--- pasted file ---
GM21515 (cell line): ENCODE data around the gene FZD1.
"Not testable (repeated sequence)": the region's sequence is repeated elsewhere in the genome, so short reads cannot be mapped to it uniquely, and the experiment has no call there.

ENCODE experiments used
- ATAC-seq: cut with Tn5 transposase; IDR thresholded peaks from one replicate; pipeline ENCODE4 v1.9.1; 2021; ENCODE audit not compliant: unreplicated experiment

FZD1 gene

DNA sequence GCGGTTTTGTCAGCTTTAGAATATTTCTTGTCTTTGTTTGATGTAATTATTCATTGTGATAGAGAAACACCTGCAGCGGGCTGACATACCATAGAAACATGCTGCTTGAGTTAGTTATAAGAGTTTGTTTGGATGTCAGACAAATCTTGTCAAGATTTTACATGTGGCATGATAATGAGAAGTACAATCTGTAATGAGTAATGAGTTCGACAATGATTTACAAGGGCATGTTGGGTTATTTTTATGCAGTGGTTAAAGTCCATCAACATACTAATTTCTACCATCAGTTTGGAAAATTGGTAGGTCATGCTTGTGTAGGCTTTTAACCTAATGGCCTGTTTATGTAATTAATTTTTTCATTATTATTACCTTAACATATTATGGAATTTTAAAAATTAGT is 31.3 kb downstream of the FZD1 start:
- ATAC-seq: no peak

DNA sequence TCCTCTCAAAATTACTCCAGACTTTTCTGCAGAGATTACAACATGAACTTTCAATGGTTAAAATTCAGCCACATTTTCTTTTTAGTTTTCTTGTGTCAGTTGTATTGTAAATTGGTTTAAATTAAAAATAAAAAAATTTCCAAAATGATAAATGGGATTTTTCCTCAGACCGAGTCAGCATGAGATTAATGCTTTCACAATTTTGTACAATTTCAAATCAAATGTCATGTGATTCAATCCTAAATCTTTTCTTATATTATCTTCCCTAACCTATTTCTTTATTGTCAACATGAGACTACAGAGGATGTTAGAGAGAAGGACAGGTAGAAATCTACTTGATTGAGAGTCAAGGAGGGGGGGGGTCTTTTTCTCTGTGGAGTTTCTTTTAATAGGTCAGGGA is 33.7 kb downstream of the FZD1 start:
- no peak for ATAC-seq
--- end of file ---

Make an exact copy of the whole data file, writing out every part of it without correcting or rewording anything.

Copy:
GM21515 (cell line): ENCODE data around the gene FZD1.
"Not testable (repeated sequence)": the region's sequence is repeated elsewhere in the genome, so short reads cannot be mapped to it uniquely, and the experiment has no call there.

ENCODE experiments used
- ATAC-seq: cut with Tn5 transposase; IDR thresholded peaks from one replicate; pipeline ENCODE4 v1.9.1; 2021; ENCODE audit not compliant: unreplicated experiment

FZD1 gene

DNA sequence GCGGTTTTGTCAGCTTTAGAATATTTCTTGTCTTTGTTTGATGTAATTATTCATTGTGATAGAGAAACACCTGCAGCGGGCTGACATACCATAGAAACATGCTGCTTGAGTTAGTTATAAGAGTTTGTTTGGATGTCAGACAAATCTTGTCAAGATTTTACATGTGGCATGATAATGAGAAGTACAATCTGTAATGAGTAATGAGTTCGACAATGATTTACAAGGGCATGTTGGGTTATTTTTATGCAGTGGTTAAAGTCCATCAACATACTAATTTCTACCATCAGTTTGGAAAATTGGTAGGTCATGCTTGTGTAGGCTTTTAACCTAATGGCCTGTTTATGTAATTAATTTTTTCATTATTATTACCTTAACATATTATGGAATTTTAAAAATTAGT is 31.3 kb downstream of the FZD1 start:
- ATAC-seq: no peak

DNA sequence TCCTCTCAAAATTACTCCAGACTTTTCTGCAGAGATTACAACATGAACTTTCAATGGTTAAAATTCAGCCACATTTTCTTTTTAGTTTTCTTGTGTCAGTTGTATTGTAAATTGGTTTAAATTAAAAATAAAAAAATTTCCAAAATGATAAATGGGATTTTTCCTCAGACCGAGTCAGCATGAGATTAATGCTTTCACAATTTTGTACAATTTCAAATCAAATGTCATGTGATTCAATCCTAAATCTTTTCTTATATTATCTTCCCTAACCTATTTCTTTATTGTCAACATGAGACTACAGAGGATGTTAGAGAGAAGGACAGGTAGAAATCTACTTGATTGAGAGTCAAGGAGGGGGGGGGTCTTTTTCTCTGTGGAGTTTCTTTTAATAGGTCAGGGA is 33.7 kb downstream of the FZD1 start:
- no peak for ATAC-seq